Sadly this is where our surf luck, as well as our navigational luck ran out, as we proceeded to drive down a bustling market street, get totally lost in Rabat and hunted for hours for anywhere to sleep in Kenitra. We kept ourselves amused though passing cups of tea from the van to the new addition to the convoy!

Kenitra proved the toughest surfing challenge of all as the winds had picked up and flat breaks all around left us with no choices. A heavy beach break separated the shore, and soon me, from the guys at the more reefy break behind, and before not too long I was trapped in the proverbial washing machine, unable to find my feet, gasp for air or fix the situation. Luckily a heroic local jumped in and dragged me to safety!

Exhausted by the constant attention a girl with three boys in a van gets in Morocco, and feeling the time pressure to carry on we then made a beeline for Tangier to see the capital before taking the worst ever road back to Ceuta. It varied wildly between a 3-lane motorway and a dirt track, teetering on the edge of a cliff and in some places virtually going through people’s gardens. But perseverance pays off and we made it across the border just in time to be told…the port was closed.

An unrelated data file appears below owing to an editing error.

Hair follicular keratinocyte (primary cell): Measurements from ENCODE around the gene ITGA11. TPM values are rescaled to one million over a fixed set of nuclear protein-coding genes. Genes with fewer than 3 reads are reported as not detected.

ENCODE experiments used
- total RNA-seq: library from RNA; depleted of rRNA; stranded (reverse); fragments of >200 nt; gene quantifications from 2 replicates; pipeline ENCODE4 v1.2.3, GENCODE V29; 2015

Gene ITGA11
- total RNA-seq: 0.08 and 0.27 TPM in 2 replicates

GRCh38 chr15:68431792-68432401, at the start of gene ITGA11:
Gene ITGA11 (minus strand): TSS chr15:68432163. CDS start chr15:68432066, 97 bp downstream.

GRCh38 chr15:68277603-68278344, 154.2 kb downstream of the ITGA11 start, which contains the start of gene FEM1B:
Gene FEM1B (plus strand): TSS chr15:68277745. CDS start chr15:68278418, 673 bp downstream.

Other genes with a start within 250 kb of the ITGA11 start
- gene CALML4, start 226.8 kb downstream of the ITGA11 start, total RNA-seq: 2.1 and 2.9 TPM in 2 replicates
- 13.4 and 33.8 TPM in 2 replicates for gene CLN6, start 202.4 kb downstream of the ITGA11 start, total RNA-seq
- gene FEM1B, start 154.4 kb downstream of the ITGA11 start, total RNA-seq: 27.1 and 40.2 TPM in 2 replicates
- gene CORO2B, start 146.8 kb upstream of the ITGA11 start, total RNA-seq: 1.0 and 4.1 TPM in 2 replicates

A worrying overnight stay in which our neighbours endured an attempt by stowaways to hide in their toilet we were finally back in Europe! Only problem, all the drivers had succumbed to the ailment we’ll politely refer to as traveller’s tummy.

Tarifa, windsurfers haven, was next on our journey but the high winds didn’t suit our sail-less boards! We high-tailed it to Portugal for the most beautiful leg of our journey, but the famous surf spots along the south coast were all flat and we were starting to lose hope of ever surfing again.

Sagres was the highlight of these barren days, and walking to the end of Portugal was an amazing sight, clear waters, beautiful cliffs and a great little market with a surprisingly high number of customers!

The very next day our luck changed and I experienced the glory of surfing without a wetsuit on (girls please note: you need your tightest bikini bottoms on!) at a little break around the corner from Sagres whose name not even the locals seemed really sure of! A huge rock in the centre of the bay provided extra entertainment as we climbed up and jumped in to the delight of those on the shore.

Onwards up the coast the winds picked up and blew out the waves so that was it for me, i really loved Portugal and the beaches were stunning but I had a plane to catch, leaving the boys to head across the top of Spain and through France before returning to Dover. Our road trip to Morocco and back had seen us cover over 5000 miles in 6 weeks, surf great breaks, fight with locals and have numerous ‘illegal’ barbecues on beaches and in campsites!

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Em

Tips and advice on getting great value travel - from one of our dealchecker alumni.